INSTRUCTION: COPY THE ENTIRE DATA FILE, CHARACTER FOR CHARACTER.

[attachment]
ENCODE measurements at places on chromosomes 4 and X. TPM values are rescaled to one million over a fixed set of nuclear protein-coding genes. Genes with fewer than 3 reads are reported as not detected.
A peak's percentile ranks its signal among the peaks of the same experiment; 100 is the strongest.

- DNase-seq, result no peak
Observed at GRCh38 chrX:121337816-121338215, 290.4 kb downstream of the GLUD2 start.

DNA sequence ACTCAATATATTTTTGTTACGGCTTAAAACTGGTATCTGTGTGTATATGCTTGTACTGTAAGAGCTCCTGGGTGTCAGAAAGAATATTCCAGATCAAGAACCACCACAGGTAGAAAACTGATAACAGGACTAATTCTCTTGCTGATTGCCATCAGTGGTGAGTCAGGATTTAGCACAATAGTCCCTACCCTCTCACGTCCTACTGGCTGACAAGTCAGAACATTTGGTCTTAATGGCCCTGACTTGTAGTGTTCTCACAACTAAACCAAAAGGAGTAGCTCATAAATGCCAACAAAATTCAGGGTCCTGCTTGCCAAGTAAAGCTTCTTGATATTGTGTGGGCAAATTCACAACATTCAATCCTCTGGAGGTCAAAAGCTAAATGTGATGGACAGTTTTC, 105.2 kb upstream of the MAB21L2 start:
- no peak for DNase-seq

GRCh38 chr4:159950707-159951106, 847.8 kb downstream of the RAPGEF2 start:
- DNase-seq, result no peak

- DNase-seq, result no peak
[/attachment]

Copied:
ENCODE measurements at places on chromosomes 4 and X. TPM values are rescaled to one million over a fixed set of nuclear protein-coding genes. Genes with fewer than 3 reads are reported as not detected.
A peak's percentile ranks its signal among the peaks of the same experiment; 100 is the strongest.

- DNase-seq, result no peak
Observed at GRCh38 chrX:121337816-121338215, 290.4 kb downstream of the GLUD2 start.

DNA sequence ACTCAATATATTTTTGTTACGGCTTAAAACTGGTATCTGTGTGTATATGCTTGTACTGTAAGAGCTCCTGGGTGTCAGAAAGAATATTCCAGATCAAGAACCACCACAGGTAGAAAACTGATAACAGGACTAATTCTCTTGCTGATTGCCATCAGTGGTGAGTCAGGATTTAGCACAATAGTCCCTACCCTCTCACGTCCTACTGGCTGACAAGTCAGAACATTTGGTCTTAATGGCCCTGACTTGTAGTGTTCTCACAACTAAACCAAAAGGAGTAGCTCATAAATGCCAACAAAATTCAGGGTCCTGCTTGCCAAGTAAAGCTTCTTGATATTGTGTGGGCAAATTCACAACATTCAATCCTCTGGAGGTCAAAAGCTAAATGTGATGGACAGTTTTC, 105.2 kb upstream of the MAB21L2 start:
- no peak for DNase-seq

GRCh38 chr4:159950707-159951106, 847.8 kb downstream of the RAPGEF2 start:
- DNase-seq, result no peak

- DNase-seq, result no peak